For North Jersey counties, Bergen had a total of 571 new confirmed cases and 195 probable cases, Essex 542 new cases and 106 probable cases, Hudson 601 new cases and 105 probable cases, Morris 284 new cases and and 95 probable cases, Passaic 400 new cases and and 98 probable cases, Sussex 96 new cases and 22 probable cases, and Warren 66 cases and 18 probable cases.
Of the total confirmed deaths in North Jersey, Essex County has the most with 2,167, followed by Bergen at 2,095, Hudson with 1,571, Passaic at 1,337, Morris at 800, Sussex at 178 and Warren County at 171.
In regards to probable deaths, Bergen has 266, Essex has 255, Hudson has 169, Morris at 187, Passaic at 159, Sussex has 46 and Warren has 13.
The daily rate of infections from those tested as of Jan. 2, was 15.0%; by region, the rate was 14.6% in the North, 14.9% in the Central region and 15.7% in the South. The state is no longer using serology tests as health officials explained those results show a past presence of the disease as well as a current one.
As for the rate of transmission, it increased to 0.99 from 0.96 the day before. Officials have continually cited transmission rate and positivity rate as health data they rely on to track how the coronavirus is being contained in New Jersey, guiding them in determining when restrictions have to be tightened or lifted.
Officials reported 3,711 patients were hospitalized; by region, there were 1,532 in the North, 1,244 in the Central and 935 in the South.
Of those hospitalized, 654 are in intensive care units and 430 on ventilators. While 447 patients were discharged, 414 were admitted.
Bergen Tops County Count
Bergen has the most confirmed cumulative cases in the state with 49,974, followed by Essex at 49,865, Middlesex at 48,222, Hudson at 46,886, Passaic at 41,659, Union at 38,180, Ocean at 35,174, Monmouth at 34,771, Camden at 30,639, Burlington at 23,063, Morris at 21,711, Mercer at 19,897, Gloucester at 15,395, Somerset at 13,440, Atlantic at 13,238, Cumberland at 8,494, Sussex at 4,978, Warren at 4,263, Hunterdon at 4,084, Salem at 3,082, and Cape May at 2,579.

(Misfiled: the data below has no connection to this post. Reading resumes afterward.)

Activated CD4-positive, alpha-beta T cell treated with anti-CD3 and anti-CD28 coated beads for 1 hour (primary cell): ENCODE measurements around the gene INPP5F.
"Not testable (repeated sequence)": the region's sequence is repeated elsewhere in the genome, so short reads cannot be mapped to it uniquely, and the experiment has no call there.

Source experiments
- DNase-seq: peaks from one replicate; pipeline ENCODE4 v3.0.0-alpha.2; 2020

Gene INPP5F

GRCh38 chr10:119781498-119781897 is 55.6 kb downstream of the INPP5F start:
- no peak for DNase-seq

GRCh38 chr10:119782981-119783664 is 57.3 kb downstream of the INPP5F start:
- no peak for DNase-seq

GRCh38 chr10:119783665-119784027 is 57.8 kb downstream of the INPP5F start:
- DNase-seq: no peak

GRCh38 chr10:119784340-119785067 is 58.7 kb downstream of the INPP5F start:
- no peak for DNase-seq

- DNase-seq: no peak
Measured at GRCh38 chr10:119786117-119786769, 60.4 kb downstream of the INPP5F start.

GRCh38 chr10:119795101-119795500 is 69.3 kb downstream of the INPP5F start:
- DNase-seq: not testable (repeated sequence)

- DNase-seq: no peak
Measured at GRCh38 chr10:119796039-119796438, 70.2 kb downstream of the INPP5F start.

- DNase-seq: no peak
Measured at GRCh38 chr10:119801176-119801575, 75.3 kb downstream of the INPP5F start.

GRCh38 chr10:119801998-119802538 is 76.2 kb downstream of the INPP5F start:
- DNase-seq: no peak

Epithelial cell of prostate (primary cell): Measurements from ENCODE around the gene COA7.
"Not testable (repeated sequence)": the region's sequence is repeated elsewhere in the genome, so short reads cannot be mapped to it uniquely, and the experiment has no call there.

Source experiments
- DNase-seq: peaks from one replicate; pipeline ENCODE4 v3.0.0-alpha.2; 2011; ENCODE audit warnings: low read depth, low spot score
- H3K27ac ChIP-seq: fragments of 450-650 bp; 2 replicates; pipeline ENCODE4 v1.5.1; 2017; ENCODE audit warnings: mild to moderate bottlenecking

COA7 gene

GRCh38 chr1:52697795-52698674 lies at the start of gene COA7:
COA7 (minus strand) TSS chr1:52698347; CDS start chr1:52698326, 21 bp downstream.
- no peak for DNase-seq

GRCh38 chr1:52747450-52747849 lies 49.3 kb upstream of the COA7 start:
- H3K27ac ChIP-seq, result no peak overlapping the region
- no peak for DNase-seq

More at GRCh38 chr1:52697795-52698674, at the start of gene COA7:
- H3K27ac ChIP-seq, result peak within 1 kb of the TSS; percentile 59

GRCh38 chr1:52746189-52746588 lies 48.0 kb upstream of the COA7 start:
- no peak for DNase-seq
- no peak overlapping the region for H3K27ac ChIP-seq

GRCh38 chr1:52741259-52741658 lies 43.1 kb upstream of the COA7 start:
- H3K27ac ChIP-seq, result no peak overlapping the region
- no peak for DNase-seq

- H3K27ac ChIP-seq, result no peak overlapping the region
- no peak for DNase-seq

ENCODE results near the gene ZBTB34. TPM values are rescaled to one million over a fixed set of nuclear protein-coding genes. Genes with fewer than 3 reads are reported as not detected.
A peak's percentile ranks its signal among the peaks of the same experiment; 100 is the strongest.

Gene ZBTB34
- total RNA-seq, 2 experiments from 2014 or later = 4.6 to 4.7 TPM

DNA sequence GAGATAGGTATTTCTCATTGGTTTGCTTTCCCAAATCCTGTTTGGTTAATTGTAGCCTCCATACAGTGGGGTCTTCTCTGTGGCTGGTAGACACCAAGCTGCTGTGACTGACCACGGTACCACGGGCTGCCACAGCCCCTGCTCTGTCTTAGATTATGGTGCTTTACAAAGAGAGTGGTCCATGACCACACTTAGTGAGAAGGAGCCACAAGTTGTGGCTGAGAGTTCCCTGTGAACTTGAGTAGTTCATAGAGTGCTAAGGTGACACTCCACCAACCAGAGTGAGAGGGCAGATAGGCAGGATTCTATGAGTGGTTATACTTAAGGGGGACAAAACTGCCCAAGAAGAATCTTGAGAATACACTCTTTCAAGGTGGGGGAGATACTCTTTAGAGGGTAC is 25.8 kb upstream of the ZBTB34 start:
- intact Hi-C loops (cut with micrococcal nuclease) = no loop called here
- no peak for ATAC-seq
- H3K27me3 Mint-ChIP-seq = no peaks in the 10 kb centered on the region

In regards to probable cases, Union had the most at 5,204, followed by Bergen at 5,122, Essex at 3,978, Ocean at 3,724, Hudson at 3,600, Morris at 3,465, Atlantic at 3,205, Passaic at 3,172, Middlesex at 3,142, Monmouth at 3,044, Somerset at 2,782, Camden at 2,721, Cape May at 2,343, Burlington at 2,208, Gloucester at 1,932, Cumberland at 1,511, Mercer at 982, Sussex at 622, Warren at 421, Hunterdon at 396, and Salem 337.
Another 1,245 cases are still under investigation to determine where the person resides.
In regards to cases related to in-school transmissions, a total of 111 outbreaks involving 557 cases have been reported in 20 of the 21 counties in the Garden State, with six new outbreaks involving 11 cases recorded in the last week. For North Jersey, Bergen County has 22 confirmed outbreaks with 102 cases, Passaic County has five confirmed outbreaks with 25 cases, Sussex has five confirmed outbreaks with 13 cases, Warren has four confirmed outbreaks with nine cases, Hudson County has two confirmed outbreaks with 10 cases and Essex County with one confirmed outbreak with 83 cases. Morris is the only county in the state without an outbreak.
Long-term Care Facilities
Health officials noted 432 long-term care facilities are currently reporting at least one case of COVID-19, accounting for a total of 12,836 of the cases, broken down between 6,159 residents and 6,677 staff.
Cumulatively, 1,177 long-term care facilities reported a case infecting 30,465 residents and 19,616 staff, for a total of 50,081 cases.
The state’s official death total will now be reported as those that are lab confirmed, sits at 7,580 on Jan. 7. The facilities are reporting to the state 7,427 residents deaths and 125 staff deaths.